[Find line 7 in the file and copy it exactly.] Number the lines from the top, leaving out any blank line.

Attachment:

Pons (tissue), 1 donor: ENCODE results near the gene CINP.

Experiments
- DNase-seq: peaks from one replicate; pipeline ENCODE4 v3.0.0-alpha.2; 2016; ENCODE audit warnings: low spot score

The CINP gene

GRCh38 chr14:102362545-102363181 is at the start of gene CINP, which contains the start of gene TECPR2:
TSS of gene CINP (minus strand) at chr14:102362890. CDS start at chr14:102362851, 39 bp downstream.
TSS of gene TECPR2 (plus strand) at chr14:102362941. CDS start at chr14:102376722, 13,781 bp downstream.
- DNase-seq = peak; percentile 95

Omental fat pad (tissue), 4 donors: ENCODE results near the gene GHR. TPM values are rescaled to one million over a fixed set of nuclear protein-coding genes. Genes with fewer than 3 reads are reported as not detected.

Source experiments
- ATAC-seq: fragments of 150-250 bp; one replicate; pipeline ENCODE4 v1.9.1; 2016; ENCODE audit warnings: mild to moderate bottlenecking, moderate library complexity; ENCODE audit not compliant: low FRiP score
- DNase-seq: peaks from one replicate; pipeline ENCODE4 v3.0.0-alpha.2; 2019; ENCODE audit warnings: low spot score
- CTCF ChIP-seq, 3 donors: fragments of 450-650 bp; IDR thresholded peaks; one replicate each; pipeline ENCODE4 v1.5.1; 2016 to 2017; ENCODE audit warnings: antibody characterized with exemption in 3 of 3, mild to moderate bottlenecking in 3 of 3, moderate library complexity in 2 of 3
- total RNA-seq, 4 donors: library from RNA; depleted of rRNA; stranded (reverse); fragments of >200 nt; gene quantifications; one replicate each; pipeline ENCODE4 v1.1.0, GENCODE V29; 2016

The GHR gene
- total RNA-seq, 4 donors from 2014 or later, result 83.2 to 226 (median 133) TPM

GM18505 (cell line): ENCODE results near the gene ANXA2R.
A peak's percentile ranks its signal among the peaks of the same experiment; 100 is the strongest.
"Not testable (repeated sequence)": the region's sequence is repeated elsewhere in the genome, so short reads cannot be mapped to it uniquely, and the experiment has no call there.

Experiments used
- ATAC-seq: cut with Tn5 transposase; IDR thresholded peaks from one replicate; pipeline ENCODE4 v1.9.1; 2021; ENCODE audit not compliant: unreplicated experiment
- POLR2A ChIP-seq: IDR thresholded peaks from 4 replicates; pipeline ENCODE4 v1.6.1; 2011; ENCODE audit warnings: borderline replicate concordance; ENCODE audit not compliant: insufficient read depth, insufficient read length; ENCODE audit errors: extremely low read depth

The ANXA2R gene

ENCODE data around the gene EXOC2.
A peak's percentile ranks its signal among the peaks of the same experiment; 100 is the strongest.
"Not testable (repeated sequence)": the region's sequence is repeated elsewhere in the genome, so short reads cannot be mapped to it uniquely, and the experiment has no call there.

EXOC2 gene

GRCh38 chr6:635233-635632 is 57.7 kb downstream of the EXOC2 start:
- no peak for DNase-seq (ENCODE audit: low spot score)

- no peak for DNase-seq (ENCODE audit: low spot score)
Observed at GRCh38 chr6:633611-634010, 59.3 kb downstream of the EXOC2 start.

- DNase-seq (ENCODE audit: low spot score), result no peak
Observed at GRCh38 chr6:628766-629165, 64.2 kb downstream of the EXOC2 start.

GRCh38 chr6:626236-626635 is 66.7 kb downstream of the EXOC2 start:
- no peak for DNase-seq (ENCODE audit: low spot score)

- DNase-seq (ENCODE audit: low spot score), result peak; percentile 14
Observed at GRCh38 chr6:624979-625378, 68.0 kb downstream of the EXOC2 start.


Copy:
TSS of gene TECPR2 (plus strand) at chr14:102362941. CDS start at chr14:102376722, 13,781 bp downstream.